Karim Kanji

Karim Kanji

Digital Content Manager

An Early Look At What Google’s Acquisition of Nest Means

Google Moves to New Internet Connected Devices with Acquisition of Nest

Last week, Google and Nest Labs both announced that the search giant had agreed to pay $3.2 billion in cash to purchase the hardware developer and manufacturer.

For those unfamiliar with Nest, the company makes internet-connected devices (not phones or game consoles) such as thermostats and smoke detectors. Nest was founded by Tony Fadell and Matt Rogers in 2010. Both Fadell and Rogers have been credited with being key members of teams at Apple that built both the iPod and iPhone.

According to the official Google press release, here is what the CEO’s had to say:

Larry Page, CEO of Google: “Nest’s founders, Tony Fadell and Matt Rogers, have built a tremendous team that we are excited to welcome into the Google family. They’re already delivering amazing products you can buy right now–thermostats that save energy and smoke/CO alarms that can help keep your family safe. We are excited to bring great experiences to more homes in more countries and fulfill their dreams!”

Tony Fadell, CEO of Nest:  “We’re thrilled to join Google. With their support, Nest will be even better placed to build simple, thoughtful devices that make life easier at home, and that have a positive impact on the world.”

Many articles have been written asking the obvious questions around security and privacy. However, as a digital content marketing professional (and even if I wasn’t) this deal (assuming completion) is hugely important in other ways.

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Behavioural Data

Up until most recently, only companies such as Google (online search habits) and Klout (aggregation of personal social media activity) have been measuring our activity on the internet. Companies such as Air Miles and the major credit cards have been monitoring our purchasing behaviours. Now, with Google purchasing Nest, we are seeing how companies are going to be monitoring and quantifying our “offline” behaviours.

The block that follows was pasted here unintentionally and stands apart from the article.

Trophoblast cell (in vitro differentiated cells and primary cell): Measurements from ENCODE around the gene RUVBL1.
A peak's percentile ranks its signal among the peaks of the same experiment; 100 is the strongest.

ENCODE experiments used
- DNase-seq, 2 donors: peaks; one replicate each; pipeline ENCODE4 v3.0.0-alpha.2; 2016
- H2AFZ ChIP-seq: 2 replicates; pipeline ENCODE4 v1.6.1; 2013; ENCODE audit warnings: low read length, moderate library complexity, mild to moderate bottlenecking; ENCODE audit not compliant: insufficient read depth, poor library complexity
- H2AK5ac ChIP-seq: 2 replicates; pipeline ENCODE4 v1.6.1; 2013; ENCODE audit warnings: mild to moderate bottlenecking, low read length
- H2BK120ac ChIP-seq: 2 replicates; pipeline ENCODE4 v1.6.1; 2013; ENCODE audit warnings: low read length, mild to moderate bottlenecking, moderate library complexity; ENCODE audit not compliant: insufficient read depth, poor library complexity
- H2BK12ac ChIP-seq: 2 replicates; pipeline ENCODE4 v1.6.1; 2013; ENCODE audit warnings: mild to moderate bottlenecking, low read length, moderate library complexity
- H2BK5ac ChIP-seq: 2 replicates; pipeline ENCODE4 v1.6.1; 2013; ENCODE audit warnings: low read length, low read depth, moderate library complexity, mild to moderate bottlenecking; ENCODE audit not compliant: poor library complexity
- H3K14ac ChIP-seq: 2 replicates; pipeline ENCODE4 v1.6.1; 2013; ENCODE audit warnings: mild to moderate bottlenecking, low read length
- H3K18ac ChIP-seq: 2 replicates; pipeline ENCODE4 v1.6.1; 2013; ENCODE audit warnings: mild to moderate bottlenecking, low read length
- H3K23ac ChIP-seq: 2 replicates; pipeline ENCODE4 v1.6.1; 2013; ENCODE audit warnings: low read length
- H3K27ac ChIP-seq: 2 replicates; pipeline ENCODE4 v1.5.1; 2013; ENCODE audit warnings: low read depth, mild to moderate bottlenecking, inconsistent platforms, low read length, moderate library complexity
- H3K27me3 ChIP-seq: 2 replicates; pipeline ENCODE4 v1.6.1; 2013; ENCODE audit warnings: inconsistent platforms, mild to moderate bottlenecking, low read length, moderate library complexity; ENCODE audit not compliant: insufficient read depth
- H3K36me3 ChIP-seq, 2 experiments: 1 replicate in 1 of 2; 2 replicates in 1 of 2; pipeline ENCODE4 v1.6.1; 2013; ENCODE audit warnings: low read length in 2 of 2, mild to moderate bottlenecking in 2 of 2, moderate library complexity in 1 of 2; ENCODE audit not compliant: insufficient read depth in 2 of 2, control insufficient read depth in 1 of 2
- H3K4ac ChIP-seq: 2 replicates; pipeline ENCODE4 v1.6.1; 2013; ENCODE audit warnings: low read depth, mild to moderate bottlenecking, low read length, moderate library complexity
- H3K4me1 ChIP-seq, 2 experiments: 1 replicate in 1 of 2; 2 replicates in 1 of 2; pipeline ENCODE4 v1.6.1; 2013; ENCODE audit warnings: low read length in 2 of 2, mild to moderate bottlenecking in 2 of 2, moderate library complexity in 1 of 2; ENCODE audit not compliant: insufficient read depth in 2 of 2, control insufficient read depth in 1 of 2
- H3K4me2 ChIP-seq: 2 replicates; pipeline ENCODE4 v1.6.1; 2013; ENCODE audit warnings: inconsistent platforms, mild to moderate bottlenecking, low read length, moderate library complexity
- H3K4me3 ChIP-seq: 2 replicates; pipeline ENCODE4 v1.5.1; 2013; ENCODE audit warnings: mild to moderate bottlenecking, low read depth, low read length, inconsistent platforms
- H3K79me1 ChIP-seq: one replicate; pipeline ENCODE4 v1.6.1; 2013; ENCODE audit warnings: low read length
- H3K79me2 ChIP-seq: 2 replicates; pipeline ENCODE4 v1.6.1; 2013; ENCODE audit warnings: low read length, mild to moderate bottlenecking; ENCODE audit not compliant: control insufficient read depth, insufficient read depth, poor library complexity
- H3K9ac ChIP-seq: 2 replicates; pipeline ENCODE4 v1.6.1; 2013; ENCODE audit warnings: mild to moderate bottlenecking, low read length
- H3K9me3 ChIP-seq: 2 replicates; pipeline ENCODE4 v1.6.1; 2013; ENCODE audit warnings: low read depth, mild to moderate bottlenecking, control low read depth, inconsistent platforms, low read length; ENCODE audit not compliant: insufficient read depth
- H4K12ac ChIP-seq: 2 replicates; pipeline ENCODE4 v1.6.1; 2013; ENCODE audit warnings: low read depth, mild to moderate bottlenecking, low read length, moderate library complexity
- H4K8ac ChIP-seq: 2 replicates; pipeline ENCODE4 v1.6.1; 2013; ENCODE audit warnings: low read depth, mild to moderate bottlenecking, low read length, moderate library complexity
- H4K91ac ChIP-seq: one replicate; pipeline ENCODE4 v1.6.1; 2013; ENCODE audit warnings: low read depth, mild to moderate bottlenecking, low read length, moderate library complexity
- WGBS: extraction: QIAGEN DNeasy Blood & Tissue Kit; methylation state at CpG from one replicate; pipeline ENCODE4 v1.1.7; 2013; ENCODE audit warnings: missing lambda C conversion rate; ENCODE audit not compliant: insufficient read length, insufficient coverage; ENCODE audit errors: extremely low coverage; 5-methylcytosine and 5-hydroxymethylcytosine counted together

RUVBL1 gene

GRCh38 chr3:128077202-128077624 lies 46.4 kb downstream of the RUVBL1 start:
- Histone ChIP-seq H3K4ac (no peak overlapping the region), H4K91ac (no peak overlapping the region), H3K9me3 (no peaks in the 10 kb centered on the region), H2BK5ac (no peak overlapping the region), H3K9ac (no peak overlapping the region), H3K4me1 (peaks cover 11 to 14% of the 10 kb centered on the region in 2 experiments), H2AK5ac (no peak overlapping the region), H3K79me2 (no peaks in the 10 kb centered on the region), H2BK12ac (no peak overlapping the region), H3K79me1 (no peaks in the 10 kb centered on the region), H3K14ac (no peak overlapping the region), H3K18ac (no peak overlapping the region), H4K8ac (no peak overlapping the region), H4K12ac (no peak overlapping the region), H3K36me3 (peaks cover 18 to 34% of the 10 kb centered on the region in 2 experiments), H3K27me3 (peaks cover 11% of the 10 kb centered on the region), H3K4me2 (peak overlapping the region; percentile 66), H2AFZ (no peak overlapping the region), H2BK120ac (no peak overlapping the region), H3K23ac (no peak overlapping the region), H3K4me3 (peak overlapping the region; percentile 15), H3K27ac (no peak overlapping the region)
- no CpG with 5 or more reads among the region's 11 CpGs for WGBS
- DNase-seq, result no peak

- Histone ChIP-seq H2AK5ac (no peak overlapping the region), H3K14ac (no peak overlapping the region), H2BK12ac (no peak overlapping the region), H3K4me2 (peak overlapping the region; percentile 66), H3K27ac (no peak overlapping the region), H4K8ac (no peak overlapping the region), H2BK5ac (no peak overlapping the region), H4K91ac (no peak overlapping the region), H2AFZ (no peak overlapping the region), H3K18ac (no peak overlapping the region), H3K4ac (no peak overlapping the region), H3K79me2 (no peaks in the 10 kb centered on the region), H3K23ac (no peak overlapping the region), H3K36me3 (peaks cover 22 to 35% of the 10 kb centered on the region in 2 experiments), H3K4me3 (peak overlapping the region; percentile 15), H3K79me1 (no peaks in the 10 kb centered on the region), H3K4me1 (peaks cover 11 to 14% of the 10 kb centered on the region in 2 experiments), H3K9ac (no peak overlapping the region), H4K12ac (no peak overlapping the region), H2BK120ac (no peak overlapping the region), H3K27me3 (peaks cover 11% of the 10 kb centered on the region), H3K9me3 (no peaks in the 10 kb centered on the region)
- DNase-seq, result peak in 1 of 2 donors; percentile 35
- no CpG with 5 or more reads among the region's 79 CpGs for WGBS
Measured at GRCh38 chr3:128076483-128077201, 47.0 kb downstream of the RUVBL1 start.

Forget about our energy use. This transaction is more about learning everything about what we do from the time we wake up to the time we go to sleep. Look even further and one can suggest that Google can know virtually everything about you.

Personalized Search Results

One of the “benefits” of this movement is that your search results (assuming you own Nest or other “smart” devices: think wearable technology) will become even more personalized. Google will know that you’re not just interested in a vacation on the beach in sunny Dominican Republic. They will know what you will prefer for breakfast while at the resort.

Internet of Things is Finally Becoming a Reality

In 2009, Kevin Ashton coined the phrase Internet of Things. The concept was that with the proliferation of tagging technology such as NFC (near field communications), QR codes, and RFID (radio-frequency identification) would lead to products and people being monitored and managed.

Remember the Tom Cruise movie, Minority Report? In the movie, Cruise walks by personalized holographic displays that even call out Cruise’s character by name. It is this type of technology and application that makes the Internet of Things a reality.

Smart(er) Products

One of the main problems that occurs in my house is when I make toast. It’s a challenge to get the perfect level of crispiness. Now imagine a smart toaster that knew how I liked my toast and understood when it was I who was using the toaster. The result: The perfect toast.

One of the things that has made Nest so popular is its ability to learn, over time, from a user’s behavior. So now, not only does the Nest Thermostat help keep your home at the optimum temperature, it will only do so while you’re at home. Nest knows, just like we do, that we don’t need our home heated (or cooled in the summer) while we are not there. We need it comfortable while we are actually there.

Combine Nest’s proclivity to produce smart and beautiful products with Google’s goal of organizing the world’s information and we may get products that understand, adapt and react to human behaviour.

Karim Kanji
Karim Kanji

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